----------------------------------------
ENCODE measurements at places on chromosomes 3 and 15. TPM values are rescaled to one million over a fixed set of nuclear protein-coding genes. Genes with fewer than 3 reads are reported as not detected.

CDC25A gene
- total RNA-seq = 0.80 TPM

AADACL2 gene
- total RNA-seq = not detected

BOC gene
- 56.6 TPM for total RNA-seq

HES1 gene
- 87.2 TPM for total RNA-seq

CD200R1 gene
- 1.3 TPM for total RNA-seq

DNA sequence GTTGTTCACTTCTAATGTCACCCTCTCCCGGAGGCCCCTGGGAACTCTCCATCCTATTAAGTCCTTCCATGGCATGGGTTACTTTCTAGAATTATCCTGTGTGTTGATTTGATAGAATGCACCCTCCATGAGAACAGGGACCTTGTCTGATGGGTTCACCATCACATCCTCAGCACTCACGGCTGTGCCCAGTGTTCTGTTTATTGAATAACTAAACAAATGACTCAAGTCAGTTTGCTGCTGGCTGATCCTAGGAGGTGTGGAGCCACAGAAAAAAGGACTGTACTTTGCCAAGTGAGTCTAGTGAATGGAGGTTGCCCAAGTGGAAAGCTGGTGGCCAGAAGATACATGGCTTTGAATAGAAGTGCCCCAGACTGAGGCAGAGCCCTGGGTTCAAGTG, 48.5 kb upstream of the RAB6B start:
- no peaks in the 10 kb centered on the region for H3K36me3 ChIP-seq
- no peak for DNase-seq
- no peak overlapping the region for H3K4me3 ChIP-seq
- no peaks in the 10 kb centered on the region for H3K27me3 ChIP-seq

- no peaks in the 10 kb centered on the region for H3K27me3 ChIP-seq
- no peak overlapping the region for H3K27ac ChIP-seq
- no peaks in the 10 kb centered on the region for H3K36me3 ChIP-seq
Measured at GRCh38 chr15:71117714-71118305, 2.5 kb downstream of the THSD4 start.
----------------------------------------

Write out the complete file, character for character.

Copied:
ENCODE measurements at places on chromosomes 3 and 15. TPM values are rescaled to one million over a fixed set of nuclear protein-coding genes. Genes with fewer than 3 reads are reported as not detected.

CDC25A gene
- total RNA-seq = 0.80 TPM

AADACL2 gene
- total RNA-seq = not detected

BOC gene
- 56.6 TPM for total RNA-seq

HES1 gene
- 87.2 TPM for total RNA-seq

CD200R1 gene
- 1.3 TPM for total RNA-seq

DNA sequence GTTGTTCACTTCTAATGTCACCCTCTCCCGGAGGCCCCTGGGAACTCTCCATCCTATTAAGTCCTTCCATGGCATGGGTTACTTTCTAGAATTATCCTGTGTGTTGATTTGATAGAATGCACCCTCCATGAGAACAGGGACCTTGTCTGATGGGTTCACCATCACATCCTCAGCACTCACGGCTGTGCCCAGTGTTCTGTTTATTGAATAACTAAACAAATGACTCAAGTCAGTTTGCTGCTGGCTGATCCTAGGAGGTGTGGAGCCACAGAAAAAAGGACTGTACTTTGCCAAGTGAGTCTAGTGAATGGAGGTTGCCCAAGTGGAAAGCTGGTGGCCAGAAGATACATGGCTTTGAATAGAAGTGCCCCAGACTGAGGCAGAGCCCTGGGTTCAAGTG, 48.5 kb upstream of the RAB6B start:
- no peaks in the 10 kb centered on the region for H3K36me3 ChIP-seq
- no peak for DNase-seq
- no peak overlapping the region for H3K4me3 ChIP-seq
- no peaks in the 10 kb centered on the region for H3K27me3 ChIP-seq

- no peaks in the 10 kb centered on the region for H3K27me3 ChIP-seq
- no peak overlapping the region for H3K27ac ChIP-seq
- no peaks in the 10 kb centered on the region for H3K36me3 ChIP-seq
Measured at GRCh38 chr15:71117714-71118305, 2.5 kb downstream of the THSD4 start.